Ram’s Head’s gender-bent version of “Heathers” musical will soon be available for licensing by theater companies outside the Stanford community. The script, written specifically for Stanford, is the first gender-bent “Heathers” to be officially available for licensing. While the role of J.D. has been played by non-male actors in the past, Stanford was the first to work with the original creators of the musical to produce an official script.
The fully virtual production was directed by Diana Khong ’22 and Gwen Phagnasay Le ’22 and starred Junah Jang ’24 as Veronica and Emily Saletan ’24 as a female J.D. The gender-bent production was critically acclaimed by Stanford students and community members.
Khong and Le had not originally planned on casting the leading role of J.D. with a female actor. Once Saletan expressed interest in playing the role, however, the directors embraced the idea. And when they reached out to the writers of “Heathers,” Laurence O’Keefe and Kevin Murphy, they fully supported the idea and worked with students to script the first official gender-bent version.
With licensing, the script can be used by other theater companies that want to produce the show with a female-presenting J.D. in the lead. The directors said the licensing of “Heathers” shows other theater companies that it is possible to reimagine a script to increase representation in a production.
Echoing the directors, Jang said that “having the scripting license just removes one more barrier” to producing “Heathers” and other plays as gender-bent productions.
“Stories can be very limited in terms of who they’re for and what they address,” Jang said, adding that theater often fails to represent people of diverse backgrounds and sexualities.
Kyla Figueroa ’24, a Daily staffer and the Dramaturg for Ram’s Head’s production of “Heathers,” wrote that she also hoped shows would be created with more complex depictions of queer people and individuals of marginalized identities.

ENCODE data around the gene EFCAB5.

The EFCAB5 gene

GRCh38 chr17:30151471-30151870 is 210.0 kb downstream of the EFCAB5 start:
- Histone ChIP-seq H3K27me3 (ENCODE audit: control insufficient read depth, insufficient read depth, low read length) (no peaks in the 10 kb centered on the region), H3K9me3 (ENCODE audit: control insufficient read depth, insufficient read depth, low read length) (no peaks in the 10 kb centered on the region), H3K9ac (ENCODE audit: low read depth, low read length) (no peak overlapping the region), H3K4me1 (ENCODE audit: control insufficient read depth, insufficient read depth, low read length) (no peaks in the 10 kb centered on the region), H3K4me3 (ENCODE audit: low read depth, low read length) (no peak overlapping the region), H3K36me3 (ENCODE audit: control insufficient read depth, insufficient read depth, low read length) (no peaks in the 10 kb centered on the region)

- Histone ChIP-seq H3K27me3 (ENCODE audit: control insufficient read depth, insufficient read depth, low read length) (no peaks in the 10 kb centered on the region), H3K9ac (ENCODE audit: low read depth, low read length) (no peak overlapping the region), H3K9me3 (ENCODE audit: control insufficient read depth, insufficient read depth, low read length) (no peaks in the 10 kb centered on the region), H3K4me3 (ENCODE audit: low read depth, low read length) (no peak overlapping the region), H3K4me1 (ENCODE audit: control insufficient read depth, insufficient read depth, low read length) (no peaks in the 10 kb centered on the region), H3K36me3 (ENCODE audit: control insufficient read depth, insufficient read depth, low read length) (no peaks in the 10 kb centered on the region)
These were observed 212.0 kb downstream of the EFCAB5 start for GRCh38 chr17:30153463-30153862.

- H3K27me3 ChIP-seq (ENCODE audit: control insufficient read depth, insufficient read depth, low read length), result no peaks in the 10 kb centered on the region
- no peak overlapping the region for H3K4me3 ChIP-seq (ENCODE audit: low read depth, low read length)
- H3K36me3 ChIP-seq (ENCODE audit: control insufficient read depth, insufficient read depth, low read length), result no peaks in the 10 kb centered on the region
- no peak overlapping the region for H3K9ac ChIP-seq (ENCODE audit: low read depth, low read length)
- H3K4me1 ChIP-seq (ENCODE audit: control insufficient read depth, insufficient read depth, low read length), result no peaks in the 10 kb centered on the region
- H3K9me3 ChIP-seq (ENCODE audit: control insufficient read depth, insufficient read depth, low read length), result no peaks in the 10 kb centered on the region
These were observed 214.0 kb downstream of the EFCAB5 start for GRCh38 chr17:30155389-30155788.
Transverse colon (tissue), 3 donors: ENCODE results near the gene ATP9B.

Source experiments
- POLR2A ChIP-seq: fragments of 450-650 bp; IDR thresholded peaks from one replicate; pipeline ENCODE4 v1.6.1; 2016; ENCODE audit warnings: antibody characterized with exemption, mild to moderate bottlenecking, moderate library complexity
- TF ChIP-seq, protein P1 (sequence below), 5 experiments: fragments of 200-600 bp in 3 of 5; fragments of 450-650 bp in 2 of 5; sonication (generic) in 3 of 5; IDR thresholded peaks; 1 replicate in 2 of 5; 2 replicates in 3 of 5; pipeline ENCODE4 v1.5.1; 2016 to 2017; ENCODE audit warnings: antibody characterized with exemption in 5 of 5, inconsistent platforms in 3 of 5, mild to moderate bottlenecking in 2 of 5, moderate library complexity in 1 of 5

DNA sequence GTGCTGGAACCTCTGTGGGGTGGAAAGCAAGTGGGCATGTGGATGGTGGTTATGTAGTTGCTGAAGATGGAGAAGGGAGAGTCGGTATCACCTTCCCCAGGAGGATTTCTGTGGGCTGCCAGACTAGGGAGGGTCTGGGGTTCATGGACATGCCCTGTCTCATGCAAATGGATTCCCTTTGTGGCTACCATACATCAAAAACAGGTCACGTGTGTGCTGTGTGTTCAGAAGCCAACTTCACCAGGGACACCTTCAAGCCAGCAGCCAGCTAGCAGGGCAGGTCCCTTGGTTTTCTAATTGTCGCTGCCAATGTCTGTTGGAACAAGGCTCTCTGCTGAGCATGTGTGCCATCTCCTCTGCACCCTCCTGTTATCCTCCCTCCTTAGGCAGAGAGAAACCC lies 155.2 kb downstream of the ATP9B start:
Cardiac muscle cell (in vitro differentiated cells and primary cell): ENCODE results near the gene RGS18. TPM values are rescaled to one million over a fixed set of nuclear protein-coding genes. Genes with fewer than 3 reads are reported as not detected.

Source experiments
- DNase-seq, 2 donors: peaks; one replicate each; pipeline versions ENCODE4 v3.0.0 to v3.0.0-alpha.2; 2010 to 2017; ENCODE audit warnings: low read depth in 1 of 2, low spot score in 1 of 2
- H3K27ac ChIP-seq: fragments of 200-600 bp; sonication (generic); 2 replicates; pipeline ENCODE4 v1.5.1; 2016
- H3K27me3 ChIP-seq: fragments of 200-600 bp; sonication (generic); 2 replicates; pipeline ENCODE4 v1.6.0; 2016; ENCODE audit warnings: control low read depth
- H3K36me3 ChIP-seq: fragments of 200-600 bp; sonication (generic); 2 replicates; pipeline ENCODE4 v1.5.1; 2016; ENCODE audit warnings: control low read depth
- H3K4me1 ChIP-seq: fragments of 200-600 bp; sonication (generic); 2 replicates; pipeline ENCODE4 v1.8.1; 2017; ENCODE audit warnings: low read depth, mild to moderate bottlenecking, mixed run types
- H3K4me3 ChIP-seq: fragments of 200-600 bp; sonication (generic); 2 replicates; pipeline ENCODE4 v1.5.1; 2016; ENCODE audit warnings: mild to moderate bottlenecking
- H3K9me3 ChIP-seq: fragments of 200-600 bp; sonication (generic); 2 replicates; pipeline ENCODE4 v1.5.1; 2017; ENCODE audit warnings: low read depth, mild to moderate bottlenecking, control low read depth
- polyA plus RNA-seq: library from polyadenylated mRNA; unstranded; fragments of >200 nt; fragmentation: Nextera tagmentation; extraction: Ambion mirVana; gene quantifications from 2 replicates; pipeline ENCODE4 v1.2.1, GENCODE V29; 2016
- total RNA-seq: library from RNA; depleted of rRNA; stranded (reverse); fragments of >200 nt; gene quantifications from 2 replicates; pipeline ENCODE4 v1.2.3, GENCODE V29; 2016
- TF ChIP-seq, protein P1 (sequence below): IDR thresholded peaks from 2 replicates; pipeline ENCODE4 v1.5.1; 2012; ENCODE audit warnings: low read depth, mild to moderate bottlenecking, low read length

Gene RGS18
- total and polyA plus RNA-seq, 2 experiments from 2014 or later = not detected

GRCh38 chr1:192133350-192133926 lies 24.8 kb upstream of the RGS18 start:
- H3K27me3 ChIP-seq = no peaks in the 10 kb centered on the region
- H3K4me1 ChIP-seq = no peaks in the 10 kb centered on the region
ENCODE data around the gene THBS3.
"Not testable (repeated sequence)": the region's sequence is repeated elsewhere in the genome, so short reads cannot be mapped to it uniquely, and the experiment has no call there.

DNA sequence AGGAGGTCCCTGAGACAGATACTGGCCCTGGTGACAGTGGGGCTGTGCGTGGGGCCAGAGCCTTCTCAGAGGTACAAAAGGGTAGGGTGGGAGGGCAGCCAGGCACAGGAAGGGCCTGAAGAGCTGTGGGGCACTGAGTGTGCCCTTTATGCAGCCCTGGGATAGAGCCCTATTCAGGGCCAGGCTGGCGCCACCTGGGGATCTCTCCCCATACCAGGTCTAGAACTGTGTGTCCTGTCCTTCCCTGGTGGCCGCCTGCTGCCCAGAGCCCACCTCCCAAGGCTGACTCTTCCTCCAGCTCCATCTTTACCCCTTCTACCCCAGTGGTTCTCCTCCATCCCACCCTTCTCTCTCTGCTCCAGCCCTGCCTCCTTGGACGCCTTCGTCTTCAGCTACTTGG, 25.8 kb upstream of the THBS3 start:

“Hopefully, we don’t have to gender-bend shows in the future, and… shows will already have these characters,” she wrote to The Daily.
Ram’s Head’s “Heathers” was more inclusive than the average theater production, according to Khong and Le, with a cast featuring many people of color and the central plot exploring a queer relationship between the two lead characters. The directors said including people from different backgrounds with unique experiences helps bring more depth to the production.
“I came away feeling really satisfied having made art with one of my best friends,” Le said.
“Heathers” was the first musical that Khong and Le directed. Le explained that the production was a way to build community and connect with more people, despite the challenges of working virtually and with a more unfamiliar script.
Speaking to the changes, Jang said, “It felt as if the script was meant to be that way.”
The feelings of angst and being misunderstood draw characters Veronica and J.D. together, and that conflict is heightened through the added dimension of a queer relationship with a female J.D., Jang said.
“I genuinely think having a gender-bent J.D. makes ‘Heathers’ the show a little bit more believable and complicated and intimate, and in a lot of ways that it wasn’t before,” Jang said.
Figueroa wrote that depictions of queer people are often “stereotypical and rely on their queer identity as their only personality trait.” Because J.D. was not initially written as a queer character, gender-bending “allowed us to retain the traits of the character and also provide the messages that we wanted on relationships and being and feeling like an outsider.”
Other members of the production agreed with Figueroa and Jang — with the change in J.D.’s gender, J.D.’s character dynamic and story increased in complexity. While they emphasized that Veronica and J.D.’s relationship is unhealthy and manipulative in many aspects, Khong said that the changes to the script made the relationship more understandable. As a result, the play felt more realistic, Khong said.
Jang expressed optimism about the potential for more queer reimaginings as a result of the licensing, both of “Heathers” and other shows. Including gender-bent characters in productions is important to the future of theater, Jang said.
She explained that having diversity in theater makes it applicable to more audiences and conveys a broader message.
“There’s a lot of potential there for building on the beauty that a lot of these shows already have,” Jang said.
Dorothy Okoro contributed reporting.